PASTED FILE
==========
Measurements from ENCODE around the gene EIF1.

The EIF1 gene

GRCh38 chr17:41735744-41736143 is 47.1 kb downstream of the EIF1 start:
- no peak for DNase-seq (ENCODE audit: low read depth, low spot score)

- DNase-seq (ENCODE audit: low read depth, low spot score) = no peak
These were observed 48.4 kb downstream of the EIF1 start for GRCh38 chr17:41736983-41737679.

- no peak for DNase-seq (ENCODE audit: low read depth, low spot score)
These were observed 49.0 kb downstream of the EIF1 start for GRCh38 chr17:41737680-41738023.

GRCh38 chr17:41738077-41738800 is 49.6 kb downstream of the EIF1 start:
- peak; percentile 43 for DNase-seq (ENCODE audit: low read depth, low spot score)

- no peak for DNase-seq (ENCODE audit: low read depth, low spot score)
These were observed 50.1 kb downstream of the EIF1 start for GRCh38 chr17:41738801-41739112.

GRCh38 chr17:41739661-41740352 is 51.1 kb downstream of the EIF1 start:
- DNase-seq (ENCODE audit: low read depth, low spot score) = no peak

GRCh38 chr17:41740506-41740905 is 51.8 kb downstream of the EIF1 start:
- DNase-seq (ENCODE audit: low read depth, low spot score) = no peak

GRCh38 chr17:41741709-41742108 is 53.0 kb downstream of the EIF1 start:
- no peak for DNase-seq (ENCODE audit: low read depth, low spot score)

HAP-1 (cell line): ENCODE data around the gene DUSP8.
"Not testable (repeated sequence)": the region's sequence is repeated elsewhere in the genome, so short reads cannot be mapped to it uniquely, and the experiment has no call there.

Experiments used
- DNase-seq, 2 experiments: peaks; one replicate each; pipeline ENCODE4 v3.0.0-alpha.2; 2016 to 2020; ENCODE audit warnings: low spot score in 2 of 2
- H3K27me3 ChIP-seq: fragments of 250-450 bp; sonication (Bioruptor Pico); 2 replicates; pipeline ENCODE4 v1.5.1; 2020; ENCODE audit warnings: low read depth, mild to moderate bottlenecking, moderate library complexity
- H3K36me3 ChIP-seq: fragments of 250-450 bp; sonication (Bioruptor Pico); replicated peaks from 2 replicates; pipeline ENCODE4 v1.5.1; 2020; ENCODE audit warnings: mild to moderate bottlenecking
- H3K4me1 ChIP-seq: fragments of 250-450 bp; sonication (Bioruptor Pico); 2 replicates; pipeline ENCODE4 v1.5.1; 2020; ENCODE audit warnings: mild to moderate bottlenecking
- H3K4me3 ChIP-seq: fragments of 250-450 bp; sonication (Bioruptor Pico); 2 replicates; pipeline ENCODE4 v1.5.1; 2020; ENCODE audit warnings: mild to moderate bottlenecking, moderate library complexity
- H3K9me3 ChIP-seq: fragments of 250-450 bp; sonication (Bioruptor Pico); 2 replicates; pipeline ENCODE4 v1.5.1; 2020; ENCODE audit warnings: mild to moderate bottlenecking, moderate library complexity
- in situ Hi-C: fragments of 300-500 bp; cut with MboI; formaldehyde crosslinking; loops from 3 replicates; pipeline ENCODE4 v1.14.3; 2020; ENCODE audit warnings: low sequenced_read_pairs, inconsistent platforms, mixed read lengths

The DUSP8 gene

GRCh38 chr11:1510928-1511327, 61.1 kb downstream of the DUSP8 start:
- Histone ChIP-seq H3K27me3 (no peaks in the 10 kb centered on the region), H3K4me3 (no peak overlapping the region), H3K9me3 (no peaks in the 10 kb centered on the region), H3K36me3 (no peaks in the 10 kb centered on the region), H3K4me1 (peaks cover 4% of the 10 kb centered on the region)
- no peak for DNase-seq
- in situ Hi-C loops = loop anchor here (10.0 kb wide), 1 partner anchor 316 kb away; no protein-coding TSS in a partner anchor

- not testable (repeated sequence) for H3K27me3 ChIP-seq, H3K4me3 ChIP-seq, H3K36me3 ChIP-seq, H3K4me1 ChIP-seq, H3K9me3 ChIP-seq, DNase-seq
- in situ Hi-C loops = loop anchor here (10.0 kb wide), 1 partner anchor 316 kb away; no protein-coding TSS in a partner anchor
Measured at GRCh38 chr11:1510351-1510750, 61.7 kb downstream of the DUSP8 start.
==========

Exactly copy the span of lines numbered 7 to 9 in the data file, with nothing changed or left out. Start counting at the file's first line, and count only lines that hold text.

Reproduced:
- no peak for DNase-seq (ENCODE audit: low read depth, low spot score)
These were observed 49.0 kb downstream of the EIF1 start for GRCh38 chr17:41737680-41738023.

GRCh38 chr17:41738077-41738800 is 49.6 kb downstream of the EIF1 start: